Vulnerability

Vulnerability.

This is a concept I've been working on the last year or so, but up until this past weekend it wasn't completely clear to me what it meant to be vulnerable.

I thought being vulnerable meant sharing all the parts of you - not just the pretty and polished pieces, but the imperfect ones as well. I imagined being vulnerable looked like me saying how I really felt when someone asked "How are you?" (not always "I'm good!") and letting myself cry in front of my therapist, or my friends. Or filming a Facebook live without doing my hair. Or wearing a bikini even though I felt far from bikini ready.

More than anything else, vulnerability felt like pain. It felt like exposing a wound, or airing dirty laundry, or blindly trusting when you shouldn't have.

At this weekend's Rockstar Coaching Collective retreat, we listened to an interview with vulnerability expert, Dr. Brené Brown, where she shared her definition of vulnerability.

Vulnerability does not necessarily equal pain.

It does not necessarily equal disclosure (ie sharing EVERYTHING).

And expressing vulnerability does not make someone weak.

In fact, in her research Brené found that vulnerability is the "birthplace of love, belonging, joy, courage, empathy and creativity." And it's essential for true leadership.

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Vulnerability is defined as uncertainty, risk and emotional exposure.

So what is the difference between vulnerability that leads us to feeling a sense of joy, creativity, etc, and vulnerability that exposes us to harm?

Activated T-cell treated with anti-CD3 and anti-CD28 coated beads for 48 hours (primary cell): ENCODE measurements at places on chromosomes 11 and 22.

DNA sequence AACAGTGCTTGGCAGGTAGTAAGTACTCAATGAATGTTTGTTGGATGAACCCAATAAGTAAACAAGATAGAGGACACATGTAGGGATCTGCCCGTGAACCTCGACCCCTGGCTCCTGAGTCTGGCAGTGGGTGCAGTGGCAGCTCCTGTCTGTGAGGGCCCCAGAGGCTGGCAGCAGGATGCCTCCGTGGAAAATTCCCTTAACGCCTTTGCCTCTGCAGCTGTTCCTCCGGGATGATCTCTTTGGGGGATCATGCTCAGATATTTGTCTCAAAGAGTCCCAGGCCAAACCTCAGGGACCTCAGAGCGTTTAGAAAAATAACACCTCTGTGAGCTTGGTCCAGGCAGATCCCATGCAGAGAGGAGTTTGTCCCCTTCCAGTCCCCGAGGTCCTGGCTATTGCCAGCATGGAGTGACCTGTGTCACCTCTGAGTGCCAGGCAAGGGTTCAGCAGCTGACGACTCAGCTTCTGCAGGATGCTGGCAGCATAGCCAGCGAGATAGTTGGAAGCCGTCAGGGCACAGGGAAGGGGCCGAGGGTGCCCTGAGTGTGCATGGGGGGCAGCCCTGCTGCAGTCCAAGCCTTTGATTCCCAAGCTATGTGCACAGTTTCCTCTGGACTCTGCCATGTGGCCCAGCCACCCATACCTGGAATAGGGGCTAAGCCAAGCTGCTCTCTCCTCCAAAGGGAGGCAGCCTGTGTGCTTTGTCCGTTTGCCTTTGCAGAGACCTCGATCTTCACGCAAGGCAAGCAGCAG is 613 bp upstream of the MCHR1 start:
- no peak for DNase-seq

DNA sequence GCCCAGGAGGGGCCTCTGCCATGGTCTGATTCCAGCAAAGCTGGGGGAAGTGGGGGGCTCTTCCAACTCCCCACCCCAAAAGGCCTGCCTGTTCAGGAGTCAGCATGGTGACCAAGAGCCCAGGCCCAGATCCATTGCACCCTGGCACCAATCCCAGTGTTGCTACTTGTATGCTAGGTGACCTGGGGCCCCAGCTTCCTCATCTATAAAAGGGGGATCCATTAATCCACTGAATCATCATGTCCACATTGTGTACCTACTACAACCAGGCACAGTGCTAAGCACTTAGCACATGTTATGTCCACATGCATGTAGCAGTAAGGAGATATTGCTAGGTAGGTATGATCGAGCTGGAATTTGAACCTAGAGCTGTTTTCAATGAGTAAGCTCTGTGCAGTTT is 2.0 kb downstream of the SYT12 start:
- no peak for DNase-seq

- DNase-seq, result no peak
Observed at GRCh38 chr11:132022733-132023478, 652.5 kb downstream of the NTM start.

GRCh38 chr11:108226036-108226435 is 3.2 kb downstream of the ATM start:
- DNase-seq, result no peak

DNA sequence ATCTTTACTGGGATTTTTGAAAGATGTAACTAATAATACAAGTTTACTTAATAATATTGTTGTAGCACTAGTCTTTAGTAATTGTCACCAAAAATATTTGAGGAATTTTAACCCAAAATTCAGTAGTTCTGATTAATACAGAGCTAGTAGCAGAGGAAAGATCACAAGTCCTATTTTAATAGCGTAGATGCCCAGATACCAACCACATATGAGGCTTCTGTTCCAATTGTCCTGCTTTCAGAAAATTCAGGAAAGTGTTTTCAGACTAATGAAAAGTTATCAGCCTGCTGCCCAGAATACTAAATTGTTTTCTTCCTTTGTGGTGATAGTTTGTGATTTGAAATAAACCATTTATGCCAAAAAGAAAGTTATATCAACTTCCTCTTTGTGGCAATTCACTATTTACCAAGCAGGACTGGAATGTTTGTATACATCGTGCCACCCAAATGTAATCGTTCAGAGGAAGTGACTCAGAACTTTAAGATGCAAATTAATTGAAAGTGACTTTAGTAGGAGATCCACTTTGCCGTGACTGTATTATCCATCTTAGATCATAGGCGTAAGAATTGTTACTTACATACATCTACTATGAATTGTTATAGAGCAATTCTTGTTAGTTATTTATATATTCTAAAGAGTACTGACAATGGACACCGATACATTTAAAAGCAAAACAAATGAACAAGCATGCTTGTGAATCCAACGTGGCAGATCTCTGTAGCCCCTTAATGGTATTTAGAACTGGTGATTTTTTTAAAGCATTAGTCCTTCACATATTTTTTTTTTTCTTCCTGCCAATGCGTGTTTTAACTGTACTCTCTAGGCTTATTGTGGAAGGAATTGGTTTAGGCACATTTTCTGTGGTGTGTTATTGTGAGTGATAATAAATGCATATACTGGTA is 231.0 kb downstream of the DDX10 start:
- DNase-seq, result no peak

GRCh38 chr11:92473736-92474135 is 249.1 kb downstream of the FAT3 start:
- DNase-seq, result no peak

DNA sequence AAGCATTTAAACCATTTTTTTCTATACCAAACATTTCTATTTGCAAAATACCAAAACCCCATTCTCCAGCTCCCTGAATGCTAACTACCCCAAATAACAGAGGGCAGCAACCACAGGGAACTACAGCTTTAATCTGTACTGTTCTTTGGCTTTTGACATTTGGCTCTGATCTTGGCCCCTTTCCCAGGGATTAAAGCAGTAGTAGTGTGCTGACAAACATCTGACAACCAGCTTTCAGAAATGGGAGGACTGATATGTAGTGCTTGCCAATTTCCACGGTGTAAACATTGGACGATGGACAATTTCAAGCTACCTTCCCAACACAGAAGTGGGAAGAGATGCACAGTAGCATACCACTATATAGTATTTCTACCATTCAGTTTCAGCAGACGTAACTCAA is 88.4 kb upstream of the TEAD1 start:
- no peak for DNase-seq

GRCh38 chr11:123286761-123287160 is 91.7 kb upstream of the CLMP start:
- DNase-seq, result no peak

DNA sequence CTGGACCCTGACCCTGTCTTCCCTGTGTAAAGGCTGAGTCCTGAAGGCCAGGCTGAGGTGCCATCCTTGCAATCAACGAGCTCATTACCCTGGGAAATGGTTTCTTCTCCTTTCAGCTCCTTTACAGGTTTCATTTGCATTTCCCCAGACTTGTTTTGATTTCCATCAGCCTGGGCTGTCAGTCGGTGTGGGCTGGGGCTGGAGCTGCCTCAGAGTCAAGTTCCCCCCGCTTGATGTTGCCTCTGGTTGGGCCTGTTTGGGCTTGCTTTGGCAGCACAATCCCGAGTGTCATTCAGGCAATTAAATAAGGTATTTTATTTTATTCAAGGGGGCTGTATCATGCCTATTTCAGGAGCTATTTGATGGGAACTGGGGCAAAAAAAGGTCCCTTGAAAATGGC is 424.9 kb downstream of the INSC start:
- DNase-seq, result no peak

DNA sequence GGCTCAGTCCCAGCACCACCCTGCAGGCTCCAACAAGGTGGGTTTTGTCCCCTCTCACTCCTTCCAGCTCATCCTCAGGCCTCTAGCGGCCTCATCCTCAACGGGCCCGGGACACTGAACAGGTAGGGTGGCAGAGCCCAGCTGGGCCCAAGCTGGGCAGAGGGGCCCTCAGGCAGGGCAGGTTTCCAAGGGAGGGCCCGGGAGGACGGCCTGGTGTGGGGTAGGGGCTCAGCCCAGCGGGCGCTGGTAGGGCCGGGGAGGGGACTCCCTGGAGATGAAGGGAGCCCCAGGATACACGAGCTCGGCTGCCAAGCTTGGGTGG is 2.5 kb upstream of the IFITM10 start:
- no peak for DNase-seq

There is no cut and dry answer here - only YOU can assess when to be vulnerable.

Sometimes sharing something personal, something raw or something real can be the catalyst for deepening a relationship, or moment of enlightenment. And sometimes that very share can be where someone gets in and hurts you, where you feel betrayed or simply embarrassed.

As the definition states with vulnerability there is risk of being hurt. There is uncertainty of the outcome. And almost always you're exposing yourself emotionally, for better or for worse.

Maybe you've heard the saying:

"The cracks are where the light gets in."

Your damage, your fears, your feelings - that's what makes you human. And ultimately as humans we want to feel like we're not in this alone. That the things we feel and fear are not just in our heads - that we share these experiences with others.

If we had none of those things, if we were perfect and whole and without "flaws" we wouldn't be human. We'd be robots. And I don't know about you but I don't want to cuddle up with a robot at night, or call a robot and talk about my day. Or go out dancing with a robot... you get the idea.

Perfection is boring. Sure it may be safe, but it's boring. Twists and turns and complexities make us dynamic, interesting and human, and allow us to connect on a real level.

Me feeling the positive effects of vulnerability after some 1:1 coaching calls.

Me feeling the positive effects of vulnerability after some 1:1 coaching calls.


So back to vulnerability - you get to choose who you're vulnerable with. Choose wisely. You don't need to share all your stuff with everyone. It's okay to say you're okay if you don't feel like telling your grandma about the messy break up you just went through.

But remember all of that good that can come from being vulnerable. The connection. The empathy. The love.

It may be scary, especially if you're used to NOT sharing, but I want to encourage you to feel the fear and do it anyways, within reason that is. You may be surprised at what your grandma knows about messy break ups :)